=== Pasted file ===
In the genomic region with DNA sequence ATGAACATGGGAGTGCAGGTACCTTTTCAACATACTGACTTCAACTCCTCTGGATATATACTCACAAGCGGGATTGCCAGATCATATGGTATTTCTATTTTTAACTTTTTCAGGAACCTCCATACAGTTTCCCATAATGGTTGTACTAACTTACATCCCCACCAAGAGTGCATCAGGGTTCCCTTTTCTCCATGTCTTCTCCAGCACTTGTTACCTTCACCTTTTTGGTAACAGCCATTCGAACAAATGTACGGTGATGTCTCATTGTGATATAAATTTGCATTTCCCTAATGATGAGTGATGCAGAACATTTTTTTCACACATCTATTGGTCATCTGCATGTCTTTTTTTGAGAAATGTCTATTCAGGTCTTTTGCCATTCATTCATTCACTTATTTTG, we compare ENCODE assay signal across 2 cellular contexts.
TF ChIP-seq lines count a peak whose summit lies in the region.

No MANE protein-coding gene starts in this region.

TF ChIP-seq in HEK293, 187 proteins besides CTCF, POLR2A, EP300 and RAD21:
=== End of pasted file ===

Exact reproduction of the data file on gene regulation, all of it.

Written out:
In the genomic region with DNA sequence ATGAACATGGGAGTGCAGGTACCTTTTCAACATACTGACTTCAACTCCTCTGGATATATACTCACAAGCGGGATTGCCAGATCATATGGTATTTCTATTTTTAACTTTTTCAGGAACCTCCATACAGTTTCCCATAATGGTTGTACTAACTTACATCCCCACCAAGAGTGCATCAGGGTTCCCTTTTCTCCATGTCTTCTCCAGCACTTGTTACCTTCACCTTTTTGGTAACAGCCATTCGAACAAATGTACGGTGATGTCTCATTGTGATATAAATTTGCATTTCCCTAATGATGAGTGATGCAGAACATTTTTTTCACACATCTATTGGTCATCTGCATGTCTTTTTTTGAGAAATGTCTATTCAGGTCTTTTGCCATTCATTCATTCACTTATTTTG, we compare ENCODE assay signal across 2 cellular contexts.
TF ChIP-seq lines count a peak whose summit lies in the region.

No MANE protein-coding gene starts in this region.

TF ChIP-seq in HEK293, 187 proteins besides CTCF, POLR2A, EP300 and RAD21: